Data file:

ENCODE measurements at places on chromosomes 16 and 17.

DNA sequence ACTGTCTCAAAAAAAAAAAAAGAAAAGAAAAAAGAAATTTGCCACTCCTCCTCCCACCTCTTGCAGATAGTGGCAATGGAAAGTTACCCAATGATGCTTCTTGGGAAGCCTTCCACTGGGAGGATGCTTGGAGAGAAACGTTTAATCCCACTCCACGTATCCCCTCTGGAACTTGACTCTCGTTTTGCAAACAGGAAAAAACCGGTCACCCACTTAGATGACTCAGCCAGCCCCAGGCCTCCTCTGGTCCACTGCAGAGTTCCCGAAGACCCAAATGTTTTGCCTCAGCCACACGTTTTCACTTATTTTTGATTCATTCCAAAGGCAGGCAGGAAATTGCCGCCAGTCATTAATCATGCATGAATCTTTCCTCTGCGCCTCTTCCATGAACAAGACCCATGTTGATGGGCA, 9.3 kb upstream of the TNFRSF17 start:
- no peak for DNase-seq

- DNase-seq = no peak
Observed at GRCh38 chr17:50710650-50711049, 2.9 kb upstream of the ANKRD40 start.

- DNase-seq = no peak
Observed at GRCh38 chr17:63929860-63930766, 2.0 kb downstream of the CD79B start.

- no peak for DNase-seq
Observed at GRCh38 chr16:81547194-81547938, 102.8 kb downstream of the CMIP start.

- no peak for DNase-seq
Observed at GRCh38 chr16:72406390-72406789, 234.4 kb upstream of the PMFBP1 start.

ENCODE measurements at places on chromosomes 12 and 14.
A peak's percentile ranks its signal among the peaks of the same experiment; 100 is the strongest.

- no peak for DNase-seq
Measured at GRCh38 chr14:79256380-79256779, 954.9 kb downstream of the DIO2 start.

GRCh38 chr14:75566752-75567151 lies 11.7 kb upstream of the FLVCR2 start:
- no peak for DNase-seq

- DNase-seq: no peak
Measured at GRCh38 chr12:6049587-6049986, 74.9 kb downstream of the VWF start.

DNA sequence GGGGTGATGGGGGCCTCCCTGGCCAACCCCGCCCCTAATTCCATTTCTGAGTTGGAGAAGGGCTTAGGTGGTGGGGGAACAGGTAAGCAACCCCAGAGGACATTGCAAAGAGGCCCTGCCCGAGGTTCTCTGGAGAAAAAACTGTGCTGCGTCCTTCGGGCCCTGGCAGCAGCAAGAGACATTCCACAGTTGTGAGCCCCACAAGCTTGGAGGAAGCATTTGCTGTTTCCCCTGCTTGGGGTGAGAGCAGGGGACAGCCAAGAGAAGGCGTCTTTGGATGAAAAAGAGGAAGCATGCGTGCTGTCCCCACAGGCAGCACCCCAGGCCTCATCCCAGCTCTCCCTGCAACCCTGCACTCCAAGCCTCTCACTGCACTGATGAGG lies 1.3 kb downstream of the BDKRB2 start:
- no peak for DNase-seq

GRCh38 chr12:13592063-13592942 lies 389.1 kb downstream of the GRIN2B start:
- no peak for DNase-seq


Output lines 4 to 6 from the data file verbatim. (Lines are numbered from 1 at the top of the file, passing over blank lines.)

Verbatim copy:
- DNase-seq = no peak
Observed at GRCh38 chr17:50710650-50711049, 2.9 kb upstream of the ANKRD40 start.

- DNase-seq = no peak